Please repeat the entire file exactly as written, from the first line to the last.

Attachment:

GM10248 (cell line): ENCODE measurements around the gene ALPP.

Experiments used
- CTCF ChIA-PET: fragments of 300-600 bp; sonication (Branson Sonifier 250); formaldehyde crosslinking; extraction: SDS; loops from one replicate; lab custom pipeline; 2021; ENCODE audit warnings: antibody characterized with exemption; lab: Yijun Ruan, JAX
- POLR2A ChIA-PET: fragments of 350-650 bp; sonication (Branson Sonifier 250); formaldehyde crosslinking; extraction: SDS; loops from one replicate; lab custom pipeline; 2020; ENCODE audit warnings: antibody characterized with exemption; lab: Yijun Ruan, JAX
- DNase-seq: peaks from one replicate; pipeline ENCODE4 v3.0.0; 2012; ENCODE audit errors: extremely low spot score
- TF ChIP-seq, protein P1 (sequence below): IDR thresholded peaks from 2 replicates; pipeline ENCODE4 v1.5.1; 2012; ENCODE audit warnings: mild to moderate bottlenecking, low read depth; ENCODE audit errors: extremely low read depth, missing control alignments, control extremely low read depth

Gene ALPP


GM10248 (cell line): ENCODE measurements around the gene ALPP.

Experiments used
- CTCF ChIA-PET: fragments of 300-600 bp; sonication (Branson Sonifier 250); formaldehyde crosslinking; extraction: SDS; loops from one replicate; lab custom pipeline; 2021; ENCODE audit warnings: antibody characterized with exemption; lab: Yijun Ruan, JAX
- POLR2A ChIA-PET: fragments of 350-650 bp; sonication (Branson Sonifier 250); formaldehyde crosslinking; extraction: SDS; loops from one replicate; lab custom pipeline; 2020; ENCODE audit warnings: antibody characterized with exemption; lab: Yijun Ruan, JAX
- DNase-seq: peaks from one replicate; pipeline ENCODE4 v3.0.0; 2012; ENCODE audit errors: extremely low spot score
- TF ChIP-seq, protein P1 (sequence below): IDR thresholded peaks from 2 replicates; pipeline ENCODE4 v1.5.1; 2012; ENCODE audit warnings: mild to moderate bottlenecking, low read depth; ENCODE audit errors: extremely low read depth, missing control alignments, control extremely low read depth

Gene ALPP